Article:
0
\$\begingroup\$

before you mark it as duplicate, I want to say I have read this: I want to make a moddable game. How does this affect my programming language choice?

And it did not help me. Just for proof of concept, what would I add to

# main.py
import turtle as t
screen = t.Screen()
turt = t.Turtle()
for i in range(8):
    t.forward(100)
    t.right(45)
    t.backward(75)
screen.exitonclick()

to make it so that in another file, you could add something like

import main
main.t.color("red")

to make the turtle a different color.

Basically, what would I add to main.py to make it run the mod settings?

\$\endgroup\$
1
\$\begingroup\$

Haha. Solved my own problem in less than 10 minutes.

So what I really wanted to do was to make a simple game modifiable.

So I created this (not necessarily smart or safe) method of making a configuration file that could be used for "modding".

This is what it looks like:

# main.py
import turtle as t
screen = t.Screen()
turt = t.Turtle()
cfg = open("mods.py","r")
cfg = cfg.read()
cfg = cfg.split("\n")
for i in range(len(cfg)):
    if i < len(cfg):
            exec(cfg[i])

for i in range(8):
    turt.forward(100)
    turt.right(45)
    turt.backward(75)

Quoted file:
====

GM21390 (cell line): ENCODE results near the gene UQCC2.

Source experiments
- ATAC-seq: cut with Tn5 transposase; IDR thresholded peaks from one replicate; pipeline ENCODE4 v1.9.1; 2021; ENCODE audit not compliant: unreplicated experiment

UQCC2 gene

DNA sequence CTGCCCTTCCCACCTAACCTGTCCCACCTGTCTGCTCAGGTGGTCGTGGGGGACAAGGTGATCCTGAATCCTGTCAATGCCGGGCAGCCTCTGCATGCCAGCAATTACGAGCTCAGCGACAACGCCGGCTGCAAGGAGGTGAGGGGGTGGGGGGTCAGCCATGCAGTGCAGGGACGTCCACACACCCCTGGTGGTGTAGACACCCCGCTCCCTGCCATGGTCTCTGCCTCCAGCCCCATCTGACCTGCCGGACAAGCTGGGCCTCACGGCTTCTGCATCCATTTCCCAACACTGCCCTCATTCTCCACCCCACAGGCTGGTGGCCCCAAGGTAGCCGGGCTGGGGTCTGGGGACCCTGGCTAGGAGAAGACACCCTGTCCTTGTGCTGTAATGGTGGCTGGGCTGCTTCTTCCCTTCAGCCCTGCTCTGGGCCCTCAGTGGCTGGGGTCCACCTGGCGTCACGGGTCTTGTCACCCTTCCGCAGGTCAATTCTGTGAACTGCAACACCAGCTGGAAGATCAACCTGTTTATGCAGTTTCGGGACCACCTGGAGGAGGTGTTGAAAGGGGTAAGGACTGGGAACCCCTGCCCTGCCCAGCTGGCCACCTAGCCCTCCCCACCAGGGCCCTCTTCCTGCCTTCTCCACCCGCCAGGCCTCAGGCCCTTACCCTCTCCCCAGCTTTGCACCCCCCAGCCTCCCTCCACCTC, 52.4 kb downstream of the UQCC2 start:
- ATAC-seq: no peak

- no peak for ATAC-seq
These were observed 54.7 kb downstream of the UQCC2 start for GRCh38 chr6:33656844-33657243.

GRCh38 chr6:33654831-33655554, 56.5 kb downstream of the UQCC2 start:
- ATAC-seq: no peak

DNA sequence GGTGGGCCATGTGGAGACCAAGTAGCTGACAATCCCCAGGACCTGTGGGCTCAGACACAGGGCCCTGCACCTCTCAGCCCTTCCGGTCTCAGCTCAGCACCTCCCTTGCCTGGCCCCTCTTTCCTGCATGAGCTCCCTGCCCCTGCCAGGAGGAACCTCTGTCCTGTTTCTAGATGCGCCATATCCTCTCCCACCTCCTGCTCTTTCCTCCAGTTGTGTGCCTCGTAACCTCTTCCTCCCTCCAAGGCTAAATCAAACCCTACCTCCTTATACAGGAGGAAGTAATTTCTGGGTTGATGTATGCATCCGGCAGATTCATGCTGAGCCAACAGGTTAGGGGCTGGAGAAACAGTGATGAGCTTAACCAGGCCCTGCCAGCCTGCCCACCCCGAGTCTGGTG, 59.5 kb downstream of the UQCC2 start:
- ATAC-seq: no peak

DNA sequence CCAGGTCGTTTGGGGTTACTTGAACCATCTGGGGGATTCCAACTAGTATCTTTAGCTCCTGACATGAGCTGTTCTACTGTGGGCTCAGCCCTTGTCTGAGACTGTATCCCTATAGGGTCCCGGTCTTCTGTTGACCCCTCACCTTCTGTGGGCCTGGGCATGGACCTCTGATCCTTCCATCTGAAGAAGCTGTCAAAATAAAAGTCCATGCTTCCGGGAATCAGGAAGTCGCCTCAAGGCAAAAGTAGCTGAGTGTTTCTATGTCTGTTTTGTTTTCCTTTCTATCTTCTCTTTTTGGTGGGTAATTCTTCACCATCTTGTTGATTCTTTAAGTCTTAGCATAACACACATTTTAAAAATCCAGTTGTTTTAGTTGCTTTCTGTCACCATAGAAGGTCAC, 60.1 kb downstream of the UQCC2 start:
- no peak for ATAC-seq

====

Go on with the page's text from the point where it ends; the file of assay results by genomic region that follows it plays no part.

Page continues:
screen.exitonclick()

and in mods.py:

turt = t.Turtle()
turt.color("red")

Now before everyone gets all up in my face for using exec, let me just say that for a solution that was thought of quickly, I am okay with it. Plus, it wouldn't be that hard to add some sort of portection, ie if "os" not in cfg[i]: exec(cfg[i]) and all of that would really just be a matter of time consumption.

I had to add if i <len(cfg): because when I split at the \n that was adding a blank element at the end of the list it generated. I doubt that would raise an error, but no harm in being a little extra cautious.

Overall, I'm glad with my solution... I'll add security detection and stuff but as of right now it will work, because the game I am working on will not be a public game.

\$\endgroup\$
  • \$\begingroup\$ When you want to allow mods which implement logic in program code, you are always going to execute untrusted code in the context of your game program. That's simply a matter of fact. So the "don't use exec" arguments don't apply here. You are aware of the risks and taking them is part of your requirement. The only workarounds are to either limit modding to only changing the data files of the game or to add an interpreter for an own scripting language to your game which is too limited in functionality to cause any damage. Both options are very limiting to the modders. \$\endgroup\$ – Philipp Mar 11 '17 at 10:42

Your Answer

By clicking “Post Your Answer”, you agree to our terms of service, privacy policy and cookie policy

Not the answer you're looking for? Browse other questions tagged or ask your own question.